I want you to do a little exercise for me. I want you to think about all the people you know who are married and ask yourself if any of them became fundamentally different people when they found a mate. Do you know a bunch of people who were lame but then they got married and became kind and good and interesting? No, you do not. Because getting married does not alter the core of a person. Are there unique lessons that only marriage can teach you that will make you grow in certain ways? Definitely. Can the same be said for being single? Absolutely. Who you are, and what you can contribute to the world is unaffected by your marital status. There are douchey married guys, and mean and gossipy married ladies, and loads and loads of weirdos who manage to get hitched. Just like there are rad single people who are weary of hearing “gosh, you are a catch, why are you single?”
I recently turned 40. I’m on the tail end of getting over a breakup, so I am square one single right now. I have had an unreal, fulfilling, meaningful life so far. I used to feel like I needed to downplay how fortunate I’ve been so it didn’t seem like I was enjoying being single too much. When a friend would say something about all the interesting things I was doing I would always be sure to say, “Oh, but I would trade it all for a family!” Here’s the truth. No, I wouldn’t. I haven’t been stuck in a back-up version of my life; this isn’t some “plan B” I’ve had to endure because I am not part of a couple. I am unspeakably proud of the person I have become and I’m here as a result of the twists and turns of a life that I know is exactly the right one for me. I wouldn’t trade it for anything. I might be different in some ways had I married, but I wouldn’t actually be a better or more worthwhile human.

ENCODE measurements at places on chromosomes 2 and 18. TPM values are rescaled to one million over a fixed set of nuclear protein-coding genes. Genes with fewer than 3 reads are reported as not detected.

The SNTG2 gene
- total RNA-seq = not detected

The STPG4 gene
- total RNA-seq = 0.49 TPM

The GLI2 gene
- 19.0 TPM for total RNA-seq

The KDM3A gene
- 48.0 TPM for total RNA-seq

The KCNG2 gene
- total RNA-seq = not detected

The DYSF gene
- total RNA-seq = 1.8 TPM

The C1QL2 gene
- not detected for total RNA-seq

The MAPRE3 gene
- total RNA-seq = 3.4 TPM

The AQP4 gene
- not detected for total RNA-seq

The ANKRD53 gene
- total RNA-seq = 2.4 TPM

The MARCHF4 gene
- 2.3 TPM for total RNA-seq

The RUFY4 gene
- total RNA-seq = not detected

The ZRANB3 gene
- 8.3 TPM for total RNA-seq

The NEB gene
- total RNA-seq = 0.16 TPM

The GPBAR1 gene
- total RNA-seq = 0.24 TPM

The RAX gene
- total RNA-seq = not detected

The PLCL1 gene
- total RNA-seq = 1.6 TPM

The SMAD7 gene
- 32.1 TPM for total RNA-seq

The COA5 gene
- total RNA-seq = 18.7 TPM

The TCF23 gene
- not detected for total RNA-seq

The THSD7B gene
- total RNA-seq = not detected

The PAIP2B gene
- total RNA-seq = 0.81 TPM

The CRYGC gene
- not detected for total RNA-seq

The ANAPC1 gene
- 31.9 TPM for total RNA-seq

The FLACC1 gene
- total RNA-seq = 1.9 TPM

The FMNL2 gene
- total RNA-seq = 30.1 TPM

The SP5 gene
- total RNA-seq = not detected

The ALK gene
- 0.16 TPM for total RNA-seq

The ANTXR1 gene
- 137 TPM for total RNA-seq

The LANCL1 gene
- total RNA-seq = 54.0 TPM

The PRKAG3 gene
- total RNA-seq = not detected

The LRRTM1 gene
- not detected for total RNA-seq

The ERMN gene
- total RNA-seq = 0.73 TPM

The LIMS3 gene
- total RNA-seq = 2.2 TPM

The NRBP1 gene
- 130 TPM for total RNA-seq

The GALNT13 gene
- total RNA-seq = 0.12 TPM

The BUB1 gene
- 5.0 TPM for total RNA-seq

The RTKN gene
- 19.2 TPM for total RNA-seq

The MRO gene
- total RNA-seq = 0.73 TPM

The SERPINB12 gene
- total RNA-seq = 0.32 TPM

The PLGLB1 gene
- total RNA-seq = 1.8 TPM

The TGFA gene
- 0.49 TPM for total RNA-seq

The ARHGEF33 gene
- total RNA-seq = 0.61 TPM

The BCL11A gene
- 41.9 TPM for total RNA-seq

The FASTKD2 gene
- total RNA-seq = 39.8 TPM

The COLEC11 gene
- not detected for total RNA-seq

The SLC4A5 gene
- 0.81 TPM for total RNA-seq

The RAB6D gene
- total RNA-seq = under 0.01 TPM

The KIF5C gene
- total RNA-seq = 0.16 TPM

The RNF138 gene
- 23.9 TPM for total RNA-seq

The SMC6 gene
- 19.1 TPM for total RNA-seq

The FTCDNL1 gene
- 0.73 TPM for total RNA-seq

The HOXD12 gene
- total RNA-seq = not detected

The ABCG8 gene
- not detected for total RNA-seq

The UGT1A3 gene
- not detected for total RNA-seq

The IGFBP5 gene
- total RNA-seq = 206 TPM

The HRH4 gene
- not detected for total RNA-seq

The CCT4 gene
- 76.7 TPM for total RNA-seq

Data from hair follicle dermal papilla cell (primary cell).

So here’s the net of my advice. Tell your friends, and your family, “Guess what, guys? I’m single. And I’m ok with it, so let’s stop talking about it, eh?” And then go live your life. Do things, try things, fail at things, succeed at things. Say yes more often than you say no. And when you turn 30, or 35 or 40 or 80, you will be the very best and most fulfilled version of yourself no matter who does or doesn’t fall in love with you.
Katie Clifford is a marketing professional who has worked for the U.S. Olympic Team, PUMA, and The North Face. She has lived all over the United States and recently moved back to beautiful Salt Lake to spend more time playing outside.